Ready to Respond: Myths And Facts About Breastfeeding in Emergencies
We live in a time when natural disasters arising from global climate change are on the rise, conflicts are ongoing in many areas of the world, and global pandemics can spread quickly across populations and oceans. It’s increasingly clear that large-scale emergencies can happen anytime, anywhere, in any community.
That includes yours–and that’s where you come in.
You may not think of yourself as a member of the emergency response community. But as someone with specialized lactation training, your knowledge could be the key to helping protect your community’s most vulnerable members in the event of an emergency.
When disaster strikes, infants and young children are the most at risk. They are more vulnerable to infections, they cannot take care of themselves, and their nutritional needs are very specific.
Worldwide, mortality rates for children under 1 year of age in disasters are as high as 53 percent.
Despite this reality, disaster preparedness plans at the community, country, and global level often fail to address the needs of infants and young children.
In fact, disaster plans are more likely to include the needs of pets than those of infants, young children, and their caregivers.
In a new blog mini-series, we will share information about Infant and Young Child Feeding in Emergencies (IYCF-E) critical to know as a lactation professional. We hope you find this information helpful as you share your skills–with your community, your state, your country, or the world.
Myths and Truths
Misunderstandings and misinformation about feeding infants and young children in emergencies abound. When a disaster strikes, inaccurate information is quick to emerge–in messages flashing across TV screens, in social media posts, and among emergency workers who have not been given correct information.
Being able to educate those around you, including first responders in your community, with basic, accurate information is a powerful tool.
In this first post in our series, we’ll tackle the most common myths.
Myth #1: Breastfeeding is not important in an emergency–there are many higher priorities.
Fact: There is a huge body of research illustrating that infants consuming formula during an emergency are at far greater risk of illness and death than those consuming their parents’ milk. Take this example: In a major flood in Botswana in 2005, formula-fed babies were 30 times more likely to present at the hospital for treatment with diarrhea than were breastfed infants; in one village in the aftermath, 30 percent of the infants fed formula died, while none of the breastfed infants died.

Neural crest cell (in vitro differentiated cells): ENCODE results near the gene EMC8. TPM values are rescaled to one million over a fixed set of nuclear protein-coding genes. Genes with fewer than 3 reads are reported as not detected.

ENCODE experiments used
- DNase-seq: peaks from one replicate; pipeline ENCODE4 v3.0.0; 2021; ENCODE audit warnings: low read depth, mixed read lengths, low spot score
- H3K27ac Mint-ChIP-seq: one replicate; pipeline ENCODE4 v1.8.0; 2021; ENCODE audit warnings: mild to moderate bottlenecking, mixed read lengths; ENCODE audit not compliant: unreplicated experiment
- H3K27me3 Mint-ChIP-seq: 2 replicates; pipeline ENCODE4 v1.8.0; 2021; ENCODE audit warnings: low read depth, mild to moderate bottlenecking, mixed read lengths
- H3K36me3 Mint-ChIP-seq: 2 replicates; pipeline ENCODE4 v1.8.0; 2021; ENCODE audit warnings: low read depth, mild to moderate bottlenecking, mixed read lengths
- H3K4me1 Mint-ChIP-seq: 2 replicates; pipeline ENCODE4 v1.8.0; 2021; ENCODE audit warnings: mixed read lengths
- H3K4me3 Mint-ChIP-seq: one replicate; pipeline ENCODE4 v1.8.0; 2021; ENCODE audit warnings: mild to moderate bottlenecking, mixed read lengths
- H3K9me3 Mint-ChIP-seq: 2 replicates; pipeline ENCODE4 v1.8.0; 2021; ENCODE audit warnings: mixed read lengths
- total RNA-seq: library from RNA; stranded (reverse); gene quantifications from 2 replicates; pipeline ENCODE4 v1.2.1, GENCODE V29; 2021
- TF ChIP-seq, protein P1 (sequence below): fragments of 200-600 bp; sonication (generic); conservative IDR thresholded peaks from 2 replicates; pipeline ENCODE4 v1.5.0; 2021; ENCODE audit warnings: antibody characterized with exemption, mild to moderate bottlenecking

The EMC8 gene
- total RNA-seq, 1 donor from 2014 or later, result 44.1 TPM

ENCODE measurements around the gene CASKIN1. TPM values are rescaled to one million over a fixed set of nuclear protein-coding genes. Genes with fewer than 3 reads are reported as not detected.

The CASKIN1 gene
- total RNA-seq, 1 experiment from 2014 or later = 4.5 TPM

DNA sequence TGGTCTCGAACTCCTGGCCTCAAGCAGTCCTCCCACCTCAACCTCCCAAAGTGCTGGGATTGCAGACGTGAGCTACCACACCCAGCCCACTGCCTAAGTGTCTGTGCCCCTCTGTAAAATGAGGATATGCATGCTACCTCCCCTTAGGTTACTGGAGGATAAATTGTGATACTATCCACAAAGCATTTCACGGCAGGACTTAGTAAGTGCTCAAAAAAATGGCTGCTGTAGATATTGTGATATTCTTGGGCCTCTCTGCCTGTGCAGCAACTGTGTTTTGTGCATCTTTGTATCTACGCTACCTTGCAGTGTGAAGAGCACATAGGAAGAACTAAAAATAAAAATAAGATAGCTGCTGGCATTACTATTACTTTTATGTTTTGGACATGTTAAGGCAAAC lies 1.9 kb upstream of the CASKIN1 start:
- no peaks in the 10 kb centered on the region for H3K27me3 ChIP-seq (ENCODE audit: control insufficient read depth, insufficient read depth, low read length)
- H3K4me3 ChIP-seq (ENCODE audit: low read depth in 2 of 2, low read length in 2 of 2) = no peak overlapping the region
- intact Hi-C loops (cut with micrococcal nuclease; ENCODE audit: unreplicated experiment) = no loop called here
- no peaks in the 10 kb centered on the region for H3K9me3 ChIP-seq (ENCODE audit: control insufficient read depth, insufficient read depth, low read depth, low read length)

This is not an isolated case study. The results hold true across many, many global disasters studied.
Myth #2: Infant formula is safe in emergencies in high-resource countries, and only poses risks in developing countries.
Fact: Power outages, fuel shortages, and lack of clean water all make feeding formula safely in an emergency a major challenge–and they can happen anywhere. High-resource countries are not immune to the complete collapse of infrastructure that a disaster can cause.
Myth #3: A parent should stop breastfeeding if their baby has diarrhea.
Fact: Human milk is the best remedy for a baby with diarrhea. It provides water, nutrition, vitamins and minerals to combat dehydration, and immune factors to fight infection.
Myth #4: If a parent stops breastfeeding, they can’t start again and will have to keep feeding formula.
Fact: A parent can re-lactate after a period of not breastfeeding. The keys, alongside adequate breast stimulation, are the parents’ motivation and the support, education, and encouragement they receive.
Myth #5: A malnourished parent cannot breastfeed–so if the emergency involves food shortage, babies will automatically need formula.
Fact: Moderate malnutrition has little or no effect on milk supply.
Myth #6: Stressed/traumatized parents cannot breastfeed.
Fact: Stress does not cause supply to diminish. Stress can cause delayed milk ejection reflex (MER). It’s crucial to educate lactating parents on the difference, so delayed MER is not interpreted as lack of milk. Creating calm spaces for feeding and encouraging parents to see feeding as a time to relax as much as possible with their baby can help.
Myth #7: Supporting human milk feeding in emergencies starts after a disaster strikes.
Fact: In the aftermath of Hurricane Katrina in the U.S., the American Academy of Pediatrics announced that the biggest take-away from the disaster was that increasing the current rate of breastfeeding before an emergency is fundamental to optimizing infant nutrition and safety when disaster strikes. Meaning: Whenever you are working to educate your community about the importance of human milk feeding and to support parents’ success, you are doing emergency preparedness work!
For more on how lactation professionals can support IYCF-E, stay tuned for the next blogs in our mini-series.
Ready to learn more now?
This information was drawn from our course Infant and Young Child Feeding in Emergencies Instructor Malaika Ludman, MPH, CLC, brings years of work in international public health to the course, while co-instructor Latona Giwa, BSN, RN, IBCLC, contributes her experience as co-founder of the New Orleans Breastfeeding Center, her first-hand experience working in shelters following disasters, and her experience co-creating Infant Ready, a grant-funded program of the New Orleans Breastfeeding Center that provides disaster preparedness training and supplies to families and their supporters. Together, Ludman and Giwa provide an in-depth exploration of IYCF-E for lactation professionals.